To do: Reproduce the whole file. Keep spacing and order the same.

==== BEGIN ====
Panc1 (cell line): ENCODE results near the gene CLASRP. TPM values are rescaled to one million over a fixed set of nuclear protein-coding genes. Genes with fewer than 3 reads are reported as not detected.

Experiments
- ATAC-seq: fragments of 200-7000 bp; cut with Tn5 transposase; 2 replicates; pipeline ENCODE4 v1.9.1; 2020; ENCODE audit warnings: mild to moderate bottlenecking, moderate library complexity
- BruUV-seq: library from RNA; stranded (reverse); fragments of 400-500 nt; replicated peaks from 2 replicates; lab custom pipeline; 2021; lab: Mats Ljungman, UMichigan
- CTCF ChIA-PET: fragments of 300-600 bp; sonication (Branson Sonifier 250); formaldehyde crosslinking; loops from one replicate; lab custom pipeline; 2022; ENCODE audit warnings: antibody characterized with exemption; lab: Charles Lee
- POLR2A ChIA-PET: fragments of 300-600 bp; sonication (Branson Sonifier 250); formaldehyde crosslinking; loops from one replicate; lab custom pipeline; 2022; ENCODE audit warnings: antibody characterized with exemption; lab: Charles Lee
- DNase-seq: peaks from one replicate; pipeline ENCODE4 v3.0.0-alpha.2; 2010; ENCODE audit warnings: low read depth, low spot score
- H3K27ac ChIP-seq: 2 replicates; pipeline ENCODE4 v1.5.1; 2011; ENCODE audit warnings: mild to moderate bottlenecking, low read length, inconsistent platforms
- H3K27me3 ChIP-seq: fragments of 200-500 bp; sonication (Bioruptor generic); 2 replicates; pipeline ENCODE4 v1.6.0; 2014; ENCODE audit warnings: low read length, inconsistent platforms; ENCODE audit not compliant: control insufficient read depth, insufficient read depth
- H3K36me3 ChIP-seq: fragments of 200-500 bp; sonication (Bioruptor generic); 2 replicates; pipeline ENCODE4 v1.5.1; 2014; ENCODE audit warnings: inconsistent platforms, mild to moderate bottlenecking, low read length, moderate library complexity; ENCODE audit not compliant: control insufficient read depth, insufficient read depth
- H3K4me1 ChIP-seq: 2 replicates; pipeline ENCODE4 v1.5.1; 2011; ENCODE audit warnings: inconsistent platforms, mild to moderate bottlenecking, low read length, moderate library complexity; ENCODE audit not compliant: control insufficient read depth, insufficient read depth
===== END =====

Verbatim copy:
Panc1 (cell line): ENCODE results near the gene CLASRP. TPM values are rescaled to one million over a fixed set of nuclear protein-coding genes. Genes with fewer than 3 reads are reported as not detected.

Experiments
- ATAC-seq: fragments of 200-7000 bp; cut with Tn5 transposase; 2 replicates; pipeline ENCODE4 v1.9.1; 2020; ENCODE audit warnings: mild to moderate bottlenecking, moderate library complexity
- BruUV-seq: library from RNA; stranded (reverse); fragments of 400-500 nt; replicated peaks from 2 replicates; lab custom pipeline; 2021; lab: Mats Ljungman, UMichigan
- CTCF ChIA-PET: fragments of 300-600 bp; sonication (Branson Sonifier 250); formaldehyde crosslinking; loops from one replicate; lab custom pipeline; 2022; ENCODE audit warnings: antibody characterized with exemption; lab: Charles Lee
- POLR2A ChIA-PET: fragments of 300-600 bp; sonication (Branson Sonifier 250); formaldehyde crosslinking; loops from one replicate; lab custom pipeline; 2022; ENCODE audit warnings: antibody characterized with exemption; lab: Charles Lee
- DNase-seq: peaks from one replicate; pipeline ENCODE4 v3.0.0-alpha.2; 2010; ENCODE audit warnings: low read depth, low spot score
- H3K27ac ChIP-seq: 2 replicates; pipeline ENCODE4 v1.5.1; 2011; ENCODE audit warnings: mild to moderate bottlenecking, low read length, inconsistent platforms
- H3K27me3 ChIP-seq: fragments of 200-500 bp; sonication (Bioruptor generic); 2 replicates; pipeline ENCODE4 v1.6.0; 2014; ENCODE audit warnings: low read length, inconsistent platforms; ENCODE audit not compliant: control insufficient read depth, insufficient read depth
- H3K36me3 ChIP-seq: fragments of 200-500 bp; sonication (Bioruptor generic); 2 replicates; pipeline ENCODE4 v1.5.1; 2014; ENCODE audit warnings: inconsistent platforms, mild to moderate bottlenecking, low read length, moderate library complexity; ENCODE audit not compliant: control insufficient read depth, insufficient read depth
- H3K4me1 ChIP-seq: 2 replicates; pipeline ENCODE4 v1.5.1; 2011; ENCODE audit warnings: inconsistent platforms, mild to moderate bottlenecking, low read length, moderate library complexity; ENCODE audit not compliant: control insufficient read depth, insufficient read depth